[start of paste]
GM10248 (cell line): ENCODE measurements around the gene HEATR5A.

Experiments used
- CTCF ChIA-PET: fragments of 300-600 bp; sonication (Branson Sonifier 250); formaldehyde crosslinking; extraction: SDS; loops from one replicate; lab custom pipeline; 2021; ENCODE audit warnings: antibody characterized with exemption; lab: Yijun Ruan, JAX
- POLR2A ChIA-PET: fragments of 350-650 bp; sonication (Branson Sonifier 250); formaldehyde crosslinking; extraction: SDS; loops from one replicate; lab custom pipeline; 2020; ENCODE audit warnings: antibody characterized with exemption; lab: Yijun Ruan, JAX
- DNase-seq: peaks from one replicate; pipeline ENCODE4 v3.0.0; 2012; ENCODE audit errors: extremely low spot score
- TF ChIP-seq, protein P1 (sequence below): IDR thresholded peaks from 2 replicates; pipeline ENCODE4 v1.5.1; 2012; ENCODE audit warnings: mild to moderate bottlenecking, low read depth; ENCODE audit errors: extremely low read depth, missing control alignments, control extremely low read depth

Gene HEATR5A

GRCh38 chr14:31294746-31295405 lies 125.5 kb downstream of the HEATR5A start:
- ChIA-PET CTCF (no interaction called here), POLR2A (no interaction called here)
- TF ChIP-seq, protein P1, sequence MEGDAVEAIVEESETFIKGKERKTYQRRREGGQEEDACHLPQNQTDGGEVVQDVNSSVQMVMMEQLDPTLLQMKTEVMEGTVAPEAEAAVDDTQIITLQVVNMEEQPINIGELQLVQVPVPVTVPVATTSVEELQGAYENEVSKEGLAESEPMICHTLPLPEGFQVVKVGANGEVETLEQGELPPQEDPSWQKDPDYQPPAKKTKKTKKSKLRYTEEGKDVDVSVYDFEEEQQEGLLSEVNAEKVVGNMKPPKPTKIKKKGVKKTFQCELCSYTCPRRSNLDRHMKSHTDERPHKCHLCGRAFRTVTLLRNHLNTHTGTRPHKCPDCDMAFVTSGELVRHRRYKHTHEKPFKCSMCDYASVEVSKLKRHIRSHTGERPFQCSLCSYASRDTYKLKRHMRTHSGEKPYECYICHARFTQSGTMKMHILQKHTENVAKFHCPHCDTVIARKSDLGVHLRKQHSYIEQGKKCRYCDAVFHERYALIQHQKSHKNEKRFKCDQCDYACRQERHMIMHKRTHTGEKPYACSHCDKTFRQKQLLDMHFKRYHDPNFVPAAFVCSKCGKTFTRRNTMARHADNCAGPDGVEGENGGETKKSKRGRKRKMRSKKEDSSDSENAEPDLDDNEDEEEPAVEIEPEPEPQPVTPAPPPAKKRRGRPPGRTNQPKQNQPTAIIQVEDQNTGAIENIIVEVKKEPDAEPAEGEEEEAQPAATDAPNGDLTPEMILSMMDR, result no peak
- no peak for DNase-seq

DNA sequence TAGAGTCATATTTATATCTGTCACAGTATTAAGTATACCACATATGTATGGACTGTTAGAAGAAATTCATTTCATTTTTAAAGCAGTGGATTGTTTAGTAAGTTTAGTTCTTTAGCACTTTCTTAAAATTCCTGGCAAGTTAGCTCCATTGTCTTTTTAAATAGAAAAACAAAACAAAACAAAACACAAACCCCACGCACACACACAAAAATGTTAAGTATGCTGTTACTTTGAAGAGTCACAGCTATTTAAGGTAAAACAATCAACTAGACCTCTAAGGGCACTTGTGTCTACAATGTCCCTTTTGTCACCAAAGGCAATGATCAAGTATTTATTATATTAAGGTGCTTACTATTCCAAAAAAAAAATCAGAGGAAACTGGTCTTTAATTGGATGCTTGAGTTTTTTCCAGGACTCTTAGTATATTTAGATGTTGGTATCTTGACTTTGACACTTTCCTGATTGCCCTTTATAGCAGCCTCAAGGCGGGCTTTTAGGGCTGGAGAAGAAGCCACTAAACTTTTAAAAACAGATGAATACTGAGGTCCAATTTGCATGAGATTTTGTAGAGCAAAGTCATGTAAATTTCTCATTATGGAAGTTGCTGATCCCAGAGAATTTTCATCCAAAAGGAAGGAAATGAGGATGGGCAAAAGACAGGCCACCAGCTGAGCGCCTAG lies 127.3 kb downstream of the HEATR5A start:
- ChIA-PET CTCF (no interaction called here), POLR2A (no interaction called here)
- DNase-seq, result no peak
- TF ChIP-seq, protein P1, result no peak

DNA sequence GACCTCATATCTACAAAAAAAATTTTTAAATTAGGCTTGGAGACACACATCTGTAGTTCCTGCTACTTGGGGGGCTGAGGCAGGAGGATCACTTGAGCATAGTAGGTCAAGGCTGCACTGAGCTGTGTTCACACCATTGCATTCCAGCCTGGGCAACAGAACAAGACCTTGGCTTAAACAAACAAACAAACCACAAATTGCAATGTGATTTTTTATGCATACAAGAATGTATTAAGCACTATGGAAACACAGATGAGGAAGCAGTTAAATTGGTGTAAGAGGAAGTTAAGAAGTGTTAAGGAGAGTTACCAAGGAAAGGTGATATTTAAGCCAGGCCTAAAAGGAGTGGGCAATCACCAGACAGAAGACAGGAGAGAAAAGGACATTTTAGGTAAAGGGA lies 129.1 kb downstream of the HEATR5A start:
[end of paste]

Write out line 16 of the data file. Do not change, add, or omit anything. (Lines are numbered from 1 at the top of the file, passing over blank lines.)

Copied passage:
DNA sequence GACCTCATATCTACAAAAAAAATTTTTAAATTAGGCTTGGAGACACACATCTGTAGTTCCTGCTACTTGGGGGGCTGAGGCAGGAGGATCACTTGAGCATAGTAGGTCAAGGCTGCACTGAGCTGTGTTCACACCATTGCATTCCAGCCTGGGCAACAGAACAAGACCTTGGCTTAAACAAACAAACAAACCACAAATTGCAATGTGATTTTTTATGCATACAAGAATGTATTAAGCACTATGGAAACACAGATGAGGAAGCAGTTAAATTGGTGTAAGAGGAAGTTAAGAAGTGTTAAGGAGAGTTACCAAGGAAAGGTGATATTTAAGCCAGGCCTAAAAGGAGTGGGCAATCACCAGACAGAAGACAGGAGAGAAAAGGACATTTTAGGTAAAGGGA lies 129.1 kb downstream of the HEATR5A start: